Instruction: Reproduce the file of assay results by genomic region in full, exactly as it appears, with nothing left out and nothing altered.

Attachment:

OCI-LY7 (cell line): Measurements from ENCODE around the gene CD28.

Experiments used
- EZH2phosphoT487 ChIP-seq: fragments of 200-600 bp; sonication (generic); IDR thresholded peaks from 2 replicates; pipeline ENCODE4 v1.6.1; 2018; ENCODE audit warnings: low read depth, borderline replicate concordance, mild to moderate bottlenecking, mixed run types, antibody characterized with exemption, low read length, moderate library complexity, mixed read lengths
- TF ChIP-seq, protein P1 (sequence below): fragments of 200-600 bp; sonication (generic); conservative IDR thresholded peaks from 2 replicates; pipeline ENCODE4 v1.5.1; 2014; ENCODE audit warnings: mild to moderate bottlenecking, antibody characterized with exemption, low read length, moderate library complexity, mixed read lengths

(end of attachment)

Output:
OCI-LY7 (cell line): Measurements from ENCODE around the gene CD28.

Experiments used
- EZH2phosphoT487 ChIP-seq: fragments of 200-600 bp; sonication (generic); IDR thresholded peaks from 2 replicates; pipeline ENCODE4 v1.6.1; 2018; ENCODE audit warnings: low read depth, borderline replicate concordance, mild to moderate bottlenecking, mixed run types, antibody characterized with exemption, low read length, moderate library complexity, mixed read lengths
- TF ChIP-seq, protein P1 (sequence below): fragments of 200-600 bp; sonication (generic); conservative IDR thresholded peaks from 2 replicates; pipeline ENCODE4 v1.5.1; 2014; ENCODE audit warnings: mild to moderate bottlenecking, antibody characterized with exemption, low read length, moderate library complexity, mixed read lengths